#Yaris Micro Camper Build: Step 2 #camping #DIY

There have been some starts and stops in the build, mostly as I try to figure out ways around my errors and choices, yet the build is going strong. I have the basic sleeping platform and table built and it works well. This is step two in the micro camper build and when it is finished, I’ll compile all the steps and posts into one long tutorial. Step 1 can be found here.

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In step one, I cut 2 pieces of chip board* – a 32 inch by 48 inch piece in the back of the car and a 24 inch by 30 inch piece to fold out of the car so I can extend my legs when I sleep. There’s a raised lip on the hatch opening of the Yaris, so I’ll glue a third strip of wood to the bottom of of the larger main piece of the platform so the platform lays level and is supported. Otherwise, when I fold the leg platform out, the hinges will rip off.

Step Two (which is a few smaller steps)
I used wood putty to patch up any rough edges or chips or holes in the top of the wood, then painted all the wood with 3 coats of outdoor rated white paint. I could have sealed it with poly, and may still do so for the table top, but it didn’t appear to require it.

Next, using door hinges I bolted the two pieces of the sleeping platform together.  The door hinges and bolts cost $14.22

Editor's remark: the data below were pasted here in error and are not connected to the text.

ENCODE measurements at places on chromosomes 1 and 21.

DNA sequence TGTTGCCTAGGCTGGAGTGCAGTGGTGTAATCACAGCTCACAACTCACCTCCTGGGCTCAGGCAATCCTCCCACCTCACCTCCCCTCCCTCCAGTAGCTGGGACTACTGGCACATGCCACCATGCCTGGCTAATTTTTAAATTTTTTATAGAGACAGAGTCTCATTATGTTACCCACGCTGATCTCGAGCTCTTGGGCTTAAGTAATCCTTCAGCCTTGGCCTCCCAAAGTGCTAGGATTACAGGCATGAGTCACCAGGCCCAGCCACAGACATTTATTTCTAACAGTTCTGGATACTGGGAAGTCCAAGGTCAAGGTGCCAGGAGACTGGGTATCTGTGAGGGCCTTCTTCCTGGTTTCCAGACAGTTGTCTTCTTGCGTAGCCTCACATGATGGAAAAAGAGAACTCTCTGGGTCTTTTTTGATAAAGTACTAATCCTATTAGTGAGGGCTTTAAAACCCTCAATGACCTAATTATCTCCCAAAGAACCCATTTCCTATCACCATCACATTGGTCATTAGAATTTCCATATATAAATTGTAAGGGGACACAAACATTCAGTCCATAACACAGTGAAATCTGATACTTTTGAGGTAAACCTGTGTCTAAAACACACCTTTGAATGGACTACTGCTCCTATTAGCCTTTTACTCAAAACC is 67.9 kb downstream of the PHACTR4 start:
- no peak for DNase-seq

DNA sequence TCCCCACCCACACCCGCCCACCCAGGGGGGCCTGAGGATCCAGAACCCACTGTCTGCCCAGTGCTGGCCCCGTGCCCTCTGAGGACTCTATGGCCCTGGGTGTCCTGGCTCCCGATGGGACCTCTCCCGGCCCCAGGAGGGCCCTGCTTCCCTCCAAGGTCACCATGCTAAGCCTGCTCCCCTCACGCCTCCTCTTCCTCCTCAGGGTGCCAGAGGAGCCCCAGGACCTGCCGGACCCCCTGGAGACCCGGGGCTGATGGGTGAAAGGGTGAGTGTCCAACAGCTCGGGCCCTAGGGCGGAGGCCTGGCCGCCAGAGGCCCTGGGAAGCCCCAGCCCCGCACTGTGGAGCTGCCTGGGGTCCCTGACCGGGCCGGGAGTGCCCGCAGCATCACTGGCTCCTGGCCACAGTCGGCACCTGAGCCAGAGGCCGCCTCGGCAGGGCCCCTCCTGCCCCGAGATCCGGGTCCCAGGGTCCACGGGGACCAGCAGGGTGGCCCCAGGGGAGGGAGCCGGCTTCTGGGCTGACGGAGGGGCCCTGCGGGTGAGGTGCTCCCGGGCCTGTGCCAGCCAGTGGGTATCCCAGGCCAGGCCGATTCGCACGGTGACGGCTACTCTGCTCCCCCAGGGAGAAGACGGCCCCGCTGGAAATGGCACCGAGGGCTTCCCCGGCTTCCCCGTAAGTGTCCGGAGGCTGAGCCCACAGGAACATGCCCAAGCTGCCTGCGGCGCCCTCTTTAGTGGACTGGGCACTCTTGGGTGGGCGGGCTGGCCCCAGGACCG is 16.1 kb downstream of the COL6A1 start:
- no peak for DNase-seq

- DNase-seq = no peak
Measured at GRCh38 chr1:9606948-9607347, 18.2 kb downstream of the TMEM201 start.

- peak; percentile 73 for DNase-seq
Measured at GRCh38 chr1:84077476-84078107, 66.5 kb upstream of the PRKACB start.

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After that, I attached the telescoping, folding leg. It’s important to have a telescoping leg so your table/leg portion of the sleeping platform is supported even when you are on uneven ground. I went with one leg in the middle, you could go with two legs in the corners, that’s up to you. The leg cost about $22 through Amazon.

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When the table/bed are not in use and it’s time to hit the road, it all folds flat into the back of my car. You’ll notice in the photo below that there are small holes dug into the small board under the two main platform pieces. This is so the bolts can sink down into the board when the platform is folded out. I’ll putty, smooth, and paint those so they are sealed up. Chip board needs to be 100% sealed or it will swell in damp or wet conditions.

 

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Step three involves putting a headboard onto the front of the sleeping platform. That’s not something I had originally designed as part of this build, but after laying on the platform I realized how convenient it would be. And it’ll keep my pillows from sliding off the end.

* I used chip board because it was 1/3 the cost of solid wood and 1/2 the cost of plywood. There are pros and cons to using chip board. The pros are mainly cost. The cons are: not as smooth, you need to use nuts & bolts rather than screws because screws don’t hold well in chip board, swells more in damp/wet conditions.  

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